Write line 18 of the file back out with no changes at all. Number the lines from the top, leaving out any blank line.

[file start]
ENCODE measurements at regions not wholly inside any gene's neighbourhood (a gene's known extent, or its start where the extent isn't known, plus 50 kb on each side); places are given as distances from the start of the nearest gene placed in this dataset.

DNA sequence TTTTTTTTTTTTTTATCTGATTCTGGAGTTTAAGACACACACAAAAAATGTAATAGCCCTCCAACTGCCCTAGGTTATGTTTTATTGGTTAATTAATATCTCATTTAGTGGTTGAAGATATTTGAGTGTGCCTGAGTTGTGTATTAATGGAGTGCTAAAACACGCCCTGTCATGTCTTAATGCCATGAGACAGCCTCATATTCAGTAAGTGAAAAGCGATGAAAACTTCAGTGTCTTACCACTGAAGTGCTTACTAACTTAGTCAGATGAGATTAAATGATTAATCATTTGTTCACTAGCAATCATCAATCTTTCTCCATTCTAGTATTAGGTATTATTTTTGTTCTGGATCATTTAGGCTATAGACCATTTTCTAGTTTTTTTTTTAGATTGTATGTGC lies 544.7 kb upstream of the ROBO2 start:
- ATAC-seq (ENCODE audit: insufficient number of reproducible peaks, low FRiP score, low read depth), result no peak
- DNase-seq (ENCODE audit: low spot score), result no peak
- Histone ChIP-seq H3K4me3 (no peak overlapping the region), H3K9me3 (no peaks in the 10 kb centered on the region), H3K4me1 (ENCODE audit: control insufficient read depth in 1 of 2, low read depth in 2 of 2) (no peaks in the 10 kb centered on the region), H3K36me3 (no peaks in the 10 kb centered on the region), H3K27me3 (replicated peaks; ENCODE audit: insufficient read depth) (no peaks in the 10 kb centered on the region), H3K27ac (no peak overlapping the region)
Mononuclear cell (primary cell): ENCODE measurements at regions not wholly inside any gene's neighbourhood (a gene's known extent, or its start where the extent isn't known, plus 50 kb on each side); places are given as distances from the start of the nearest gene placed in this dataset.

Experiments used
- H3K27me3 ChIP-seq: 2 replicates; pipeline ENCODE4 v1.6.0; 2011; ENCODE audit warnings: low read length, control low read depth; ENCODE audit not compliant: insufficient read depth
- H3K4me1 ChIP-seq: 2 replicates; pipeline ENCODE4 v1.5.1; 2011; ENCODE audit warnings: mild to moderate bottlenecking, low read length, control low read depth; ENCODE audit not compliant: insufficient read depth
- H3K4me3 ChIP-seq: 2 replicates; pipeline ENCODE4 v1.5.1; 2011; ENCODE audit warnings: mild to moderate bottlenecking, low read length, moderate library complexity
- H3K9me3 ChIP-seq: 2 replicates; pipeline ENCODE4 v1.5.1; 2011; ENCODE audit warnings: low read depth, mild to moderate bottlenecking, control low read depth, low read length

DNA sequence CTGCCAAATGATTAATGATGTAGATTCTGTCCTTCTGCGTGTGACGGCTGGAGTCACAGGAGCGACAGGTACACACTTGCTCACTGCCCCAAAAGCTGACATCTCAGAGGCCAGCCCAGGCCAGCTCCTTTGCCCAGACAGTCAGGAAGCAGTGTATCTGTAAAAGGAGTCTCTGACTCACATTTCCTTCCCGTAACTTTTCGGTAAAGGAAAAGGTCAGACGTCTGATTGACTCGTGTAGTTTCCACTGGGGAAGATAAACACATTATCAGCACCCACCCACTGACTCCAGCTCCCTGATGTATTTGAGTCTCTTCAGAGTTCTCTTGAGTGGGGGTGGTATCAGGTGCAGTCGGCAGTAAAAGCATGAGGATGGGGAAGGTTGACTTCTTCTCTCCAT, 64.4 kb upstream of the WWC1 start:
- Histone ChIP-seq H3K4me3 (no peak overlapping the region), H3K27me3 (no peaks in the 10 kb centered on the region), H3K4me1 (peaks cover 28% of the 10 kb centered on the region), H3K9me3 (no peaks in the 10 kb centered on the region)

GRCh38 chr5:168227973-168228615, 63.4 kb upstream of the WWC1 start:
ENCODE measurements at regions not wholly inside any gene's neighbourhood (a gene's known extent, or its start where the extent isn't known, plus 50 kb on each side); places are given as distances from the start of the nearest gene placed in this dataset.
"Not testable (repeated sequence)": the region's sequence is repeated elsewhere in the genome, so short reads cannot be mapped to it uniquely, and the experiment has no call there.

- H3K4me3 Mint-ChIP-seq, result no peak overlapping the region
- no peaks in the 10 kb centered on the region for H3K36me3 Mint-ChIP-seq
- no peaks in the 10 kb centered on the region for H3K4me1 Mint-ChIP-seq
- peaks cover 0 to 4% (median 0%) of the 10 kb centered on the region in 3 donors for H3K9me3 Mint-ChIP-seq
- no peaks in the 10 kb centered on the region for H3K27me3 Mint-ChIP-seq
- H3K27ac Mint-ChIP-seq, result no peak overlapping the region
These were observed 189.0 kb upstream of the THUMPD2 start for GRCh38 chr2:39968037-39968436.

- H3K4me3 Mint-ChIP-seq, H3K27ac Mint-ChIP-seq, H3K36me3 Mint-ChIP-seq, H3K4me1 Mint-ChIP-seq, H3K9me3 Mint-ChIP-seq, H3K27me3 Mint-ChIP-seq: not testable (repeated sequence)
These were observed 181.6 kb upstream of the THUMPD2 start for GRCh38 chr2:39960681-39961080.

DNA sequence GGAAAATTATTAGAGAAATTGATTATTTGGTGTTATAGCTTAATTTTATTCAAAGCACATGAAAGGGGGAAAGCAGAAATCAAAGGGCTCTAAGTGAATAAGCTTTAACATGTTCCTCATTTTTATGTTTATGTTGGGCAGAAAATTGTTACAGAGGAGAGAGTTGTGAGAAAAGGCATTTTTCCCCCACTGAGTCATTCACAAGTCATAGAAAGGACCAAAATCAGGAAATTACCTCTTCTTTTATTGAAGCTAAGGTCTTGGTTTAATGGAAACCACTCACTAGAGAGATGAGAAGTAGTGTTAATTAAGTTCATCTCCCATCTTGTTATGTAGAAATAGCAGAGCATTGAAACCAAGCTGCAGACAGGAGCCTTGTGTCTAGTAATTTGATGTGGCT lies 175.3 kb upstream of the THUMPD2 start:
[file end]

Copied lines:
- no peaks in the 10 kb centered on the region for H3K36me3 Mint-ChIP-seq